slide1 n.
Skip this Video
Loading SlideShow in 5 Seconds..
Bridging the divide between science and politics PowerPoint Presentation
Download Presentation
Bridging the divide between science and politics

Bridging the divide between science and politics

77 Vues Download Presentation
Télécharger la présentation

Bridging the divide between science and politics

- - - - - - - - - - - - - - - - - - - - - - - - - - - E N D - - - - - - - - - - - - - - - - - - - - - - - - - - -
Presentation Transcript

  1. Bridging the divide between science and politics David Dickson, Director, SciDev.Net Annual Meeting of the African Science Academy Development Initiative (ASADI) Royal Society, London, 5 November 2008


  3. Overview of respondents Number % of total Researchers 288 46.7% Intermediaries 214 34.7% Policy-makers 113 18.3% Total sample size: 617.

  4. Theme 1 Evidence-based policy-making is poorly institutionalised in developing country contexts

  5. Fig. 1. Satisfaction with degree to which policy is based on ST&I evidence (all respondents)

  6. Obstacles to uptake of scientific information in development policy-making Scientific understanding by policymakers is low 64% Limited openness by politicians 61% Lack of dissemination of research findings 59% Lack of incentives 56% Lack of institutional channels for incorporation 44%

  7. Implications • Lack of formal mechanisms for integrating scientific knowledge into policy. • Policy priorities often drive the use of research, rather than research stimulating policy recommendations.

  8. Theme 2 Audience-appropriate information targeting is imperative

  9. Implication • ST&I information must be targeted to the needs of actors in the policy process • Mst also target the stage in the policy process at which actors use such information.

  10. Theme 3 Intermediary organisations are needed as knowledge brokers for researcher and policy-making communities

  11. Fig. 14 Potential knowledge services that could be provided by a web-based intermediary organisation

  12. Theme 4 Interaction and deliberation, rather than just research dissemination, is needed to bridge the ST&I researcher/policy-maker gap

  13. Fig. 10 Types of information found useful by policymakers in development policy decision-making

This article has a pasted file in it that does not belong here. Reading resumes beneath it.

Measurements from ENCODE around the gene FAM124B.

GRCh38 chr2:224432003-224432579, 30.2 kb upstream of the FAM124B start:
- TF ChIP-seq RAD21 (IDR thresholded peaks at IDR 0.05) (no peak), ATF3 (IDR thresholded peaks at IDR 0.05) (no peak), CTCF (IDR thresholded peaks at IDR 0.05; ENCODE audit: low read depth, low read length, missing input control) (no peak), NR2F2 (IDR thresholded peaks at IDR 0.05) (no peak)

14. Theme 5 Policy-engaged scientists are critically important

  15. Fig. 3 Scientists as neutral information providers or also engaging in policy debates

  16. Implications • Strong desire from Southern policy-makers for scientific findings to be complemented by policy-relevant recommendations. • Policy-makers and development practitioners would make greater use of scientific research findings if scientists engaged more openly with the policy implications, and present policy options.

  17. Dangers! • Politicisation of science. • Scientisation of politics.

  18. Theme 6 Improving public understanding of ST&I will facilitate better policy dialogues [and help avoid previous two dangers]

  19. Fig. 11 Extent to which respondents believed that increased participation from a scientifically informed public will lead to improved development

  20. Implications • Strong interest by both policy-makers and researchers in greater public participation in ST&I-related policy debates • This requires initiatives to improve public understanding of ST&I to promote a more informed and engaged public.

  21. In brief: Policymakers at all levels need accurate, timely, concise and reliable information about potential role of science and technology in meeting development objectives.

  22. In addition: Public understanding of, and engagement in, S&T ensures open and democratic debate about the promises they offer – as well as their transparent governance of their potentially negative consequences.

  23. Promise of the world wide web: Eliminating transaction of costs of sharing information opens up new opportunities for effective science communication.

  24. What we are and what we do

  25. Our role: To act as a basic resource for policymakers and stakeholders concerned with science and development issues. To achieve this by providing a combination of topical and background information that is both authoritative and accessible

  26. Our activities: • Operating a free-access website ( containing news, views and analysis about science and technology in the developing world. • Organising regional workshops and other activities – including internships – to enhance the capacity of science journalists and others (including researchers) to provide reliable and authoritative information on such issues

  27. Our website contains • News • Feature articles • • Opinion articles • • Weekly editorial • • Dossiers (including commissioned policy briefs) • • Notices (including lists of meetings, grants and jobs) • • Links (e.g. to scientific organisations and journals) • • Feedback from users

  28. Capacity-building workshops These are intended to help build capacity in developing countries to report accurately on science and technology and their contributions to development.

  29. Operating data • Full operation since 2001 • 36,000 registered users (8,000 in sub-Saharan Africa) • >2/3 (69% in developing countries) • 28,000 visitors per week • > 100 freelance contributors around the developing world

  30. SciDev.Net is supported by the journals: Academy of Sciences of the Developing World

  31. SciDev.Net is currently funded by: • UK Department for International Development (DFID) • Swedish International Development Agency (Sida/SAREC) • • International Development Research Centre (IDRC) • • Dutch Ministry for Foreign Affairs (DGIS) • • Swiss Development Agency (SDC)

  32. For more information, and to register to receivefree weekly email alert, visit us at: For information about workshops and other activities, contact me at: Thank you! London, 5 November 2008